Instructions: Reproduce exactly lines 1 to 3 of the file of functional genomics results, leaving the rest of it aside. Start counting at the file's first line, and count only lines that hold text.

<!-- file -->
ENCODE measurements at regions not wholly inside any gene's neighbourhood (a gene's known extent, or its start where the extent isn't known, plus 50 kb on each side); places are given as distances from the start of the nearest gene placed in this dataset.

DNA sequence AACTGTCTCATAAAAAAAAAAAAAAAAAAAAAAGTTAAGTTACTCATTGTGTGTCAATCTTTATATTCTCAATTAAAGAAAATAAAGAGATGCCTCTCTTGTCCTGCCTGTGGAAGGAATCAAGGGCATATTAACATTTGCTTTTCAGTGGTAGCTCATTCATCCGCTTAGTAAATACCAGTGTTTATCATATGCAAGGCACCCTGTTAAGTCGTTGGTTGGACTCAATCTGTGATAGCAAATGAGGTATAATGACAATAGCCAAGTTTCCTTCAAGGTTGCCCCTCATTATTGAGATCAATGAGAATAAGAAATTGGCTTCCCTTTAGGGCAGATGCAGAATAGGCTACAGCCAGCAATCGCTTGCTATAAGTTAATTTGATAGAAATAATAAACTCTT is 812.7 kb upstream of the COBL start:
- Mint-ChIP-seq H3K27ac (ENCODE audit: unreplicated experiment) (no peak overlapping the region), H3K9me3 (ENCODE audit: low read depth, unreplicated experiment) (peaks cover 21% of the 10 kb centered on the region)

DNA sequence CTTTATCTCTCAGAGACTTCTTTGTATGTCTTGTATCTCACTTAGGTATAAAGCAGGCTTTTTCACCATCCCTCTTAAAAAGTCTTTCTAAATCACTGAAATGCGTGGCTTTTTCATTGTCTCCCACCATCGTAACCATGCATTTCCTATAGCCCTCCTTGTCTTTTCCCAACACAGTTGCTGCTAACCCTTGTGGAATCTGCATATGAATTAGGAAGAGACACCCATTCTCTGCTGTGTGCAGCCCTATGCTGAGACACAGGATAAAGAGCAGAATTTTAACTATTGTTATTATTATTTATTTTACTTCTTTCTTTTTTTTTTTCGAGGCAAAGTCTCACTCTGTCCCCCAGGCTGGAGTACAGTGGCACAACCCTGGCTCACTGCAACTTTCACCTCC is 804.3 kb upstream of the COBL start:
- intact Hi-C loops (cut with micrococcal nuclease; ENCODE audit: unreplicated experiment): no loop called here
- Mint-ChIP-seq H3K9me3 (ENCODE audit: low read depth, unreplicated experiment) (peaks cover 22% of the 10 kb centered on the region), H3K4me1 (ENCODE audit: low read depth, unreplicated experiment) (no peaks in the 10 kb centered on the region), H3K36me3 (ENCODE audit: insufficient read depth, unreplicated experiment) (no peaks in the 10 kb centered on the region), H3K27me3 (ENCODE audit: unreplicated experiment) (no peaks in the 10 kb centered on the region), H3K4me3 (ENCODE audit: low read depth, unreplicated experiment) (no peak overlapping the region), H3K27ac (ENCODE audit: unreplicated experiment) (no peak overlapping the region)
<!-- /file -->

ENCODE measurements at regions not wholly inside any gene's neighbourhood (a gene's known extent, or its start where the extent isn't known, plus 50 kb on each side); places are given as distances from the start of the nearest gene placed in this dataset.

DNA sequence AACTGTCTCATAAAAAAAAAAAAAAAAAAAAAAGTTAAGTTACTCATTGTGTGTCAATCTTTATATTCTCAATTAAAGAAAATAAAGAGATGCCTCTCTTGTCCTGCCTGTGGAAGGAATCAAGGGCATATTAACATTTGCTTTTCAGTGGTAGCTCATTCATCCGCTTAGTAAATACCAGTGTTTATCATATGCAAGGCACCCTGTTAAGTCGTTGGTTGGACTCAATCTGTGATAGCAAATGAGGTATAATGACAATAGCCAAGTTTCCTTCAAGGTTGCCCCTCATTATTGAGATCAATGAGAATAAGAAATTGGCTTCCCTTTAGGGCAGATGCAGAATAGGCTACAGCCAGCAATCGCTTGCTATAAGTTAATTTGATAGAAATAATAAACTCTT is 812.7 kb upstream of the COBL start:
- Mint-ChIP-seq H3K27ac (ENCODE audit: unreplicated experiment) (no peak overlapping the region), H3K9me3 (ENCODE audit: low read depth, unreplicated experiment) (peaks cover 21% of the 10 kb centered on the region)